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Alcohol use and cancer

It's known that regular alcohol use - even at moderate levels - can increase the chances of developing various types of cancer.

After several decades of research, the increase in risk is now widely accepted to account for around 3.5% of cancer deaths worldwide. ( ref. Wikipedia )

The exact biological mechanism(s) which cause this increase have not yet been identified.

It's currently thought that the increased risk may be due to toxic breakdown products of alcohol, rather than the alcohol itself.

Much of the ongoing research is focusing on acetaldehyde, the first and most toxic metabolite of alcohol.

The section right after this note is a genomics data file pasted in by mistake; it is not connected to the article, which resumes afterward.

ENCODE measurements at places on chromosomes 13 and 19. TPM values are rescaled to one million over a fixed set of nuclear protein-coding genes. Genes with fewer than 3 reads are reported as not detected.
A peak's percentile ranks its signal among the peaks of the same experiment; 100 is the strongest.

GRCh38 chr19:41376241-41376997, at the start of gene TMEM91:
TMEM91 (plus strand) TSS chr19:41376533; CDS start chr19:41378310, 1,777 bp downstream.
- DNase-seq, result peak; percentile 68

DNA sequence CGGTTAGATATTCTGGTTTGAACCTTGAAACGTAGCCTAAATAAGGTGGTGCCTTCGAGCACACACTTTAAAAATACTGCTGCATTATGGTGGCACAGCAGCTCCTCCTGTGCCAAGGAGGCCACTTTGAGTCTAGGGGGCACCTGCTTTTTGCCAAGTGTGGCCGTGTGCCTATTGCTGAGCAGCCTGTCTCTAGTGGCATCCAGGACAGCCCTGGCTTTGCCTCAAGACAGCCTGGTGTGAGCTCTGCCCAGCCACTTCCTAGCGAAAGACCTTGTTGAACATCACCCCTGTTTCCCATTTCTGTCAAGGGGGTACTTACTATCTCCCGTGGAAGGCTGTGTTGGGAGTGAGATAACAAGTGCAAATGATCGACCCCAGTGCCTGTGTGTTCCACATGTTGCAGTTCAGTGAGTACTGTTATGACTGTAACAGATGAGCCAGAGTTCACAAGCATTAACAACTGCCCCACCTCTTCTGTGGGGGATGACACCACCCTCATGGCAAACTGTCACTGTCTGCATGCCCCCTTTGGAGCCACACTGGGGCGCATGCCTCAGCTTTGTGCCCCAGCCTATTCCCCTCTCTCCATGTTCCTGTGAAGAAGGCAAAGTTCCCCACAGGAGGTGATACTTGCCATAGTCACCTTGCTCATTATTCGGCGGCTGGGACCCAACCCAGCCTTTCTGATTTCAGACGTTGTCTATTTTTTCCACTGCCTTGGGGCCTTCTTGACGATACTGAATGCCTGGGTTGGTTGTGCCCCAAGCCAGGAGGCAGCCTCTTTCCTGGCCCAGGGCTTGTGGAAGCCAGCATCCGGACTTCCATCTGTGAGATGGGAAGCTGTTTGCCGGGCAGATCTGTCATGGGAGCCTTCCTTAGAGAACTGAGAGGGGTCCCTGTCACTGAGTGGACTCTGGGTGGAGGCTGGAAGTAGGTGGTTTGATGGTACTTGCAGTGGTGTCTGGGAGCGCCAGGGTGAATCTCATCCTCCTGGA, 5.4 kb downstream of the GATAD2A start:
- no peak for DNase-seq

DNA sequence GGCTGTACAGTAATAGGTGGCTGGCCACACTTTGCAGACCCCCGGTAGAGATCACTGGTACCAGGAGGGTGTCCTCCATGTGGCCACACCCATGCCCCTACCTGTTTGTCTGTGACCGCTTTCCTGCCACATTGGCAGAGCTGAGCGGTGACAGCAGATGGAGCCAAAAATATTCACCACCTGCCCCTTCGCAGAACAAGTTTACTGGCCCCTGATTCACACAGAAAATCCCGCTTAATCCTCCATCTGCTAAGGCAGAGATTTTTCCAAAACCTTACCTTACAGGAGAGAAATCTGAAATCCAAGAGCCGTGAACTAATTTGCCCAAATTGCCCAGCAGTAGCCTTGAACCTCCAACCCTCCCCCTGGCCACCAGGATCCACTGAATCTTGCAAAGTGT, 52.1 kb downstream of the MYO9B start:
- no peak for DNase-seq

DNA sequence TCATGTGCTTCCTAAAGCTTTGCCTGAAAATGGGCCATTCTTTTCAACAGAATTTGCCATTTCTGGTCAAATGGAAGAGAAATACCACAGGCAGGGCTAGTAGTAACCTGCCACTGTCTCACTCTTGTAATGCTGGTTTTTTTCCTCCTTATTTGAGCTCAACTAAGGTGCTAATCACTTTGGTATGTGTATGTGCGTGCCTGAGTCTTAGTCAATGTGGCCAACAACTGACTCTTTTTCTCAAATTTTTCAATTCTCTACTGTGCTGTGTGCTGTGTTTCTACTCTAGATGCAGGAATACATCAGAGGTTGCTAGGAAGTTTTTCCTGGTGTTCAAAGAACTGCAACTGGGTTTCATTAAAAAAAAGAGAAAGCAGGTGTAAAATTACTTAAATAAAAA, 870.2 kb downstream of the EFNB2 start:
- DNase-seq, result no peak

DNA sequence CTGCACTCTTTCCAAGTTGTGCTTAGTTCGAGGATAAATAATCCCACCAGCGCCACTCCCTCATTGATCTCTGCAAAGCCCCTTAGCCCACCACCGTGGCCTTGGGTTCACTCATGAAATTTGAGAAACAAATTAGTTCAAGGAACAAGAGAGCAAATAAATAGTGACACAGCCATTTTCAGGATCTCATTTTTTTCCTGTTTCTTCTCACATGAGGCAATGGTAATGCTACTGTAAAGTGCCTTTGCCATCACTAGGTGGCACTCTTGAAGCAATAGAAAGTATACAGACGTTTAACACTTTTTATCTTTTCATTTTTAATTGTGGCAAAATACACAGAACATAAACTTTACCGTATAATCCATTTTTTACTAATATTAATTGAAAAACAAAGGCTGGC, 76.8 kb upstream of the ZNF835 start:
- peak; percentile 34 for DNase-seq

Although the exact mechanism of ethanol-associated carcinogenesis still remains unknown, a number of factors may contribute to the development of alcohol-associated cancer, including ethanol metabolising enzymes.

Source : Human Genomics, 3(2):101-102

Also see : Alcohol and ageingplugin-autotooltip__plain plugin-autotooltip_bigAlcohol and ageing

The length of an individual's 'telomeres' - buffer caps which mark the beginning and end of the DNA sequences of chromosomes - have been used as a measure of actual physical 'ageing' (as opposed to measurement in years). [ * see note below ]
and Alcohol and the cardiovascular systemplugin-autotooltip__plain plugin-autotooltip_bigAlcohol and the cardiovascular system

"Light-to-moderate drinkers tend to display an overall better cardiovascular health and longevity compared with abstainers or heavy drinkers (Klatsky et al., 1981; Maskarinec et al., 1998; Gaziano et al., 2000; Maraldi et al., 2006).

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